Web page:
Alexandra Packer is the winner of the Short Story category in the 2022 Hysteria Writing Competition. You can find her story, along with the other winners and finalists from each category in the Hysteria 9 anthology.
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Read by Kate Franklin during the Hysteria 9 launch party.
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In the trenches, Dmytro only ever talked about two things: water and the after.
After he would: kayak the whole length of the Bug, ride the waves in Waimea Bay, swim with the whale sharks in La Paz (which means “peace”, he’d explain) and shag at least one member of the national synchronised swimming team.
On that last point we’d laugh: “Dmytro, how are you going to catch one of those mermaids? You can’t even swim.”
Now here it is at last, the first summer of the after. Maksym and I have taken Dmytro to Arcadia Beach. Odesa is not quite La Paz, but it will have to do.
We’re here on a mission, same as everyone else. The treaties are signed, the sea mostly de-mined and the sun is a flaming yellow flower in the pure blue fields of sky, commanding the crowds below to roar from the hymn sheet of happiness. Everyone makes a racket: babies, buskers, common drunks, even mangled freaks like us. Who knew peace would be so noisy?
We find a spot among the tanning throngs, close to the gritty seam between land and sea. Now that we’re here, our courage fails us.
Maksym stares out over the water. “Don’t think I can do it.”
“Let’s just sit for a while,” I tell him.
We put down a blanket and open up a couple of beers. I shovel in watermelon. Maksym tries to charm some passing girls.
“Spare any sunscreen? Don’t want to burn my leg.” He points to his prosthetic. The girls giggle.
An older woman comes up to us, round and brown, like an old apple in a swimsuit. She has a child with her, a boy of about 10. She nudges him forward. “Excuse me, but my grandson wants to shake hands with every serviceman on the beach.” The boy’s eyes are painted buttons, big and blue like the Black Sea. He’s clutching a bright yellow backpack.
“That’s like starting a collection of the world’s ugliest Pokémon,” Maksym says. He gives his sharpest salute and puts out his good paw.
The boy doesn’t salute back. He shakes our hands solemnly, firmly, stone-faced like an adult. Something bears down on my chest when I look at him, or maybe at any kid these days. I wonder if his ears still ring from the sirens. I look around for his parents.
“How many of us have you found so far, son?” I ask.
The boy doesn’t answer. In the din of Arcadia Beach, he’s a little island of silence. The blue buttons study Maksym’s tattoos: snakes and tridents, poetry and dates.
“Fifteen already,” the grandmother fills in proudly. “Seventeen counting you boys.”
Maksym reaches into his Spar bag for life and takes out the lacquered wooden box. He sets it firmly in the sand. “Eighteen. This is Dmytro, our medic.”
It takes the woman a moment to realise. When she does, she makes a wheezing noise and a sign of the cross. “Jesus and Mary.”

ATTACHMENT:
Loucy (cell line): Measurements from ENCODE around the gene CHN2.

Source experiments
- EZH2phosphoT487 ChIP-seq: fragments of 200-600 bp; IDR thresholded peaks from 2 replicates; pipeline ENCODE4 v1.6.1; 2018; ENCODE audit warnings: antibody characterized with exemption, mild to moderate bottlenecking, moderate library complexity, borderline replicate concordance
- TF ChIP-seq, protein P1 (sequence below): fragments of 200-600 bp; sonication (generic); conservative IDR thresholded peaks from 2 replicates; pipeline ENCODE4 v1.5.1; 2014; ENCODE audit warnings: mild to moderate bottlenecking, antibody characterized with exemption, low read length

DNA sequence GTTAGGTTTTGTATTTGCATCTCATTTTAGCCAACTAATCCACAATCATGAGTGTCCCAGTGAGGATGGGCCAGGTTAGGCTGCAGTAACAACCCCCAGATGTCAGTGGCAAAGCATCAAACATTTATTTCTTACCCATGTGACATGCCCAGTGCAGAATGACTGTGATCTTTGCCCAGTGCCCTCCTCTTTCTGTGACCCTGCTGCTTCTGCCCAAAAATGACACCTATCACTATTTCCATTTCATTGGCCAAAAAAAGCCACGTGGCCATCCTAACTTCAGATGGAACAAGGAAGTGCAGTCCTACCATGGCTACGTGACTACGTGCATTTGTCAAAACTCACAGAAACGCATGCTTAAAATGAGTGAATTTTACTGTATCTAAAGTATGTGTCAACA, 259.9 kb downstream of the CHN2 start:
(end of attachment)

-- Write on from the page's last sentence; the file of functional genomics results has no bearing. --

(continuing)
The boy stares at the box. He hasn’t understood. Why would he? Not many of us around here burn what’s left behind. We prefer the cosy confines of familiar earth, warmed by the sunflowers above. But Dmytro, before he bled out, asked for the portable option.
“His poor mother,” the woman says, almost tearful. She means the cremation as much as the loss.
“Blessed be her memory,” I soothe.
“At least they are together.”
Maksym takes a swig of his beer. “Rubbish.”
“Rubbish?” The woman draws the boy back by his shoulder, away from us.
“He’s not with his mother,” Maksym says. “He’s right here, on Arcadia Beach. He was a medic, now he’s a box. He won the war and now he wants to go for a swim.” He taps the box with the foot of his prosthetic. “We’re working up to it.”
The grandmother has heard enough. “God bless you two,” she says and walks off as fast as her flip-flops will let her. The boy stares back at us as he’s led away.
“God bless us three,” Maksym calls after the woman, then swears. I say nothing. We open another beer and leave Dmytro in the sand to soak up the sun. We stare out at the sea, the quiet part beyond the bobbing spatter of bathers.
Fifteen minutes later, the boy is back. He comes at us full sprint, as if pursued. He skids to a stop with his knees in the sand, checks over his shoulder, shrugs off his backpack and starts to rummage inside.
We stare. Even Maksym doesn’t know what to say. After a moment, the treasure appears: a large ziploc bag. The boy holds it aloft like a trophy. He shakes it fiercely, dislodging breadcrumbs.
“I’m a good swimmer,” he tells us.
We know what he’s asking. We ought to say no. It’s our job to take the dead swimming. But the child’s face is unyielding, and Maksym and I are cowards.
So we huddle in a circle and go to work in silence. The boy holds the bag. Maksym slides in the box. I zip the bag closed and entrust my friend to the safety of the bright yellow backpack.
We get to our feet. The boy loads up and pulls the straps tight. He awaits our command.
“Not too long, okay?” I say. “Come back soon.”
Because Maksym and I wouldn’t. If we stepped into the water, Dmytro would say: keep swimming. Push away from the noise of these pockmarked shores, speed past the safety buoys, all the way down to the Bosphorus Strait and into the clear cobalt of the Aegean. Swim, he’d say, until you find my mermaids.
But the boy can’t hear the dead. He smiles, gives a thumbs up and makes a dash for the sea.
Alexandra Packer is a Polish writer based in Brighton, UK. Her work has been featured in National Flash Fiction Day’s FlashFlood and shortlisted for the Bath Flash Fiction Award. When not working in the tech industry, she bakes and she writes.
You can meet Alex on Twitter @alexandtheweb